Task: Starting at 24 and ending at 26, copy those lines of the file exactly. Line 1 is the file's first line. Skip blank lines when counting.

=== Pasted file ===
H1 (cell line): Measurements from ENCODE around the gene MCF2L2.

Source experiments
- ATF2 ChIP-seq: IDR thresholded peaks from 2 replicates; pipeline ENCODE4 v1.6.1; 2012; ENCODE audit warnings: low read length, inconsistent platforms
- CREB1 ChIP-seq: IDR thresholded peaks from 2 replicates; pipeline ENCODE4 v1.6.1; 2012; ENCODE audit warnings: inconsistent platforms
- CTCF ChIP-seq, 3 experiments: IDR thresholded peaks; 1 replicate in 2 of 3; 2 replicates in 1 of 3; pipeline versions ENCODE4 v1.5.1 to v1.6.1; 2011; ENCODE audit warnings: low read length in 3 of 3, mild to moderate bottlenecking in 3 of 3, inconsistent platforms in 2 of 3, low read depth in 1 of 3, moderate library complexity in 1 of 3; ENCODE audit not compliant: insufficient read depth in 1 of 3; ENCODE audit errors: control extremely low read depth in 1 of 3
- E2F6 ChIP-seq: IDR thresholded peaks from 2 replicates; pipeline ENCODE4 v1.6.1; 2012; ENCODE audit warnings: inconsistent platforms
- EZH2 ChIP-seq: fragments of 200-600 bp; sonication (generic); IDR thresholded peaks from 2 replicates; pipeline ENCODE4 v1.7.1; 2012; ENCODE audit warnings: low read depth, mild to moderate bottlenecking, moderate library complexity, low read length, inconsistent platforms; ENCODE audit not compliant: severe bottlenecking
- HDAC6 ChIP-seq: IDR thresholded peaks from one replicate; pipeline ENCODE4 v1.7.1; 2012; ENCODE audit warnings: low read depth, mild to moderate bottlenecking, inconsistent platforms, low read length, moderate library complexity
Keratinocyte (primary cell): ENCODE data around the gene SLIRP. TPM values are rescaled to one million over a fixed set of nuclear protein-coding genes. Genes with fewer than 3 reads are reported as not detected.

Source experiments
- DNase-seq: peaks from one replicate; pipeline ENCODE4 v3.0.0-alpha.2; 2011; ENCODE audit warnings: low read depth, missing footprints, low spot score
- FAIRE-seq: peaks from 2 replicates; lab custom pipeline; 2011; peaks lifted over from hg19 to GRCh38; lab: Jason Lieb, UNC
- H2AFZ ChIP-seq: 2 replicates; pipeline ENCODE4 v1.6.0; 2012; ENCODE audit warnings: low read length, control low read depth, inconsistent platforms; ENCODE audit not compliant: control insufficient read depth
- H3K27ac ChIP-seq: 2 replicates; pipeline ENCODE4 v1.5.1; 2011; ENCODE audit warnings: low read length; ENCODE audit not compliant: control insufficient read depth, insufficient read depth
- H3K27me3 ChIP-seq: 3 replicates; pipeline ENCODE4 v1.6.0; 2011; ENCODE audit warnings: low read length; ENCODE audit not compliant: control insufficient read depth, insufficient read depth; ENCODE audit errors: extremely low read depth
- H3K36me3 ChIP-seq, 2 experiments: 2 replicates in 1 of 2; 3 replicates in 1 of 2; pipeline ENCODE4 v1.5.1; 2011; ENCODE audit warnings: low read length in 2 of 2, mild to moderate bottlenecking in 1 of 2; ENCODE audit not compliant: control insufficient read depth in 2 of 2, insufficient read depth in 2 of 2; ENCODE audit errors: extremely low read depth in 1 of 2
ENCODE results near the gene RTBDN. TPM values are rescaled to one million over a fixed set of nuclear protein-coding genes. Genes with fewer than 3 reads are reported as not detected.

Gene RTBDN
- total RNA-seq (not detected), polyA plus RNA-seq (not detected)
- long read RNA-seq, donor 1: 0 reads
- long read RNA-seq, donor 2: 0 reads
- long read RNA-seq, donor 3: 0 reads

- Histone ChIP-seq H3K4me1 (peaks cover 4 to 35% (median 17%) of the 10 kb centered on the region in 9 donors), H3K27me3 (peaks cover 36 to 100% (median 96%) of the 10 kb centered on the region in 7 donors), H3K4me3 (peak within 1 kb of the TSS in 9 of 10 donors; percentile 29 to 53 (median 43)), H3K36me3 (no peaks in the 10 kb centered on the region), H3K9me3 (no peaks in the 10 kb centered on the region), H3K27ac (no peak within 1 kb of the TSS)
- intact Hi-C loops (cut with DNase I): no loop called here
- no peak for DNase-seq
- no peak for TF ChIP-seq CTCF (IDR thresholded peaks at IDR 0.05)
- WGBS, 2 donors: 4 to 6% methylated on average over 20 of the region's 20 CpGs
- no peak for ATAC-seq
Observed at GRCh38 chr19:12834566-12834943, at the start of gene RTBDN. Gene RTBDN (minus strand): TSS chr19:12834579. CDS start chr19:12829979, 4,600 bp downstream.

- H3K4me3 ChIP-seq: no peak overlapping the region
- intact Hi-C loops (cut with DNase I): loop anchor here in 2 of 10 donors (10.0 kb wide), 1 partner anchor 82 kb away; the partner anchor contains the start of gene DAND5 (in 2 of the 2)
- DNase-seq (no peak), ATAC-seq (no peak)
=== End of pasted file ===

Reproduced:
- intact Hi-C loops (cut with DNase I): no loop called here
- no peak for DNase-seq
- no peak for TF ChIP-seq CTCF (IDR thresholded peaks at IDR 0.05)